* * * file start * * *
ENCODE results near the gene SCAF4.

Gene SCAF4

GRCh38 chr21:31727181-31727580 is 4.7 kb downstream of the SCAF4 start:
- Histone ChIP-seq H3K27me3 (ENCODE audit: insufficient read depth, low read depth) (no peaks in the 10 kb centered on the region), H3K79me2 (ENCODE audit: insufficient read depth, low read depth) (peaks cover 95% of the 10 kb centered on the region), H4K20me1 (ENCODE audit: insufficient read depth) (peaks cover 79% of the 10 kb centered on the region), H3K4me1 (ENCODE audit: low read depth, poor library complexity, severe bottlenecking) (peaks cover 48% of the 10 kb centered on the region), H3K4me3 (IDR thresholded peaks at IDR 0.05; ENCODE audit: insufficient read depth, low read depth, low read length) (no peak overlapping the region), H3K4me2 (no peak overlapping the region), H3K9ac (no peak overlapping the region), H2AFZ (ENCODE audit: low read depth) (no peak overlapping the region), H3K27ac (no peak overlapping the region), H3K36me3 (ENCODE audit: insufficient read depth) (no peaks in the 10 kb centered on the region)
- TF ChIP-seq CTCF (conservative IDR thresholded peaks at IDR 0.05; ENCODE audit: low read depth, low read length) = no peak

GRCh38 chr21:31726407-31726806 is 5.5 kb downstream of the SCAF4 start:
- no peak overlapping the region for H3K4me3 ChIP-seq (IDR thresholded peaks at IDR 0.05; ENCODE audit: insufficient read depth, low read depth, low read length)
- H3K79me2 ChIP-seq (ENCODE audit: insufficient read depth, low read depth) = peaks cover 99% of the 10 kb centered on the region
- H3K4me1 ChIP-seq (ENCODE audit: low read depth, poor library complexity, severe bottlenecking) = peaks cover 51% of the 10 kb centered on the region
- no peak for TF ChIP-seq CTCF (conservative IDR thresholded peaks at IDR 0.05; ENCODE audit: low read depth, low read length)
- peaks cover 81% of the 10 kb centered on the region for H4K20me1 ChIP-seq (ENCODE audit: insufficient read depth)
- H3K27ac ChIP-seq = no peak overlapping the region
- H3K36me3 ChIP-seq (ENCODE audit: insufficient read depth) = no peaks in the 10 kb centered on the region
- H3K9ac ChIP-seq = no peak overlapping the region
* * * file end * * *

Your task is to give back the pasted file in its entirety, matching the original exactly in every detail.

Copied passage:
ENCODE results near the gene SCAF4.

Gene SCAF4

GRCh38 chr21:31727181-31727580 is 4.7 kb downstream of the SCAF4 start:
- Histone ChIP-seq H3K27me3 (ENCODE audit: insufficient read depth, low read depth) (no peaks in the 10 kb centered on the region), H3K79me2 (ENCODE audit: insufficient read depth, low read depth) (peaks cover 95% of the 10 kb centered on the region), H4K20me1 (ENCODE audit: insufficient read depth) (peaks cover 79% of the 10 kb centered on the region), H3K4me1 (ENCODE audit: low read depth, poor library complexity, severe bottlenecking) (peaks cover 48% of the 10 kb centered on the region), H3K4me3 (IDR thresholded peaks at IDR 0.05; ENCODE audit: insufficient read depth, low read depth, low read length) (no peak overlapping the region), H3K4me2 (no peak overlapping the region), H3K9ac (no peak overlapping the region), H2AFZ (ENCODE audit: low read depth) (no peak overlapping the region), H3K27ac (no peak overlapping the region), H3K36me3 (ENCODE audit: insufficient read depth) (no peaks in the 10 kb centered on the region)
- TF ChIP-seq CTCF (conservative IDR thresholded peaks at IDR 0.05; ENCODE audit: low read depth, low read length) = no peak

GRCh38 chr21:31726407-31726806 is 5.5 kb downstream of the SCAF4 start:
- no peak overlapping the region for H3K4me3 ChIP-seq (IDR thresholded peaks at IDR 0.05; ENCODE audit: insufficient read depth, low read depth, low read length)
- H3K79me2 ChIP-seq (ENCODE audit: insufficient read depth, low read depth) = peaks cover 99% of the 10 kb centered on the region
- H3K4me1 ChIP-seq (ENCODE audit: low read depth, poor library complexity, severe bottlenecking) = peaks cover 51% of the 10 kb centered on the region
- no peak for TF ChIP-seq CTCF (conservative IDR thresholded peaks at IDR 0.05; ENCODE audit: low read depth, low read length)
- peaks cover 81% of the 10 kb centered on the region for H4K20me1 ChIP-seq (ENCODE audit: insufficient read depth)
- H3K27ac ChIP-seq = no peak overlapping the region
- H3K36me3 ChIP-seq (ENCODE audit: insufficient read depth) = no peaks in the 10 kb centered on the region
- H3K9ac ChIP-seq = no peak overlapping the region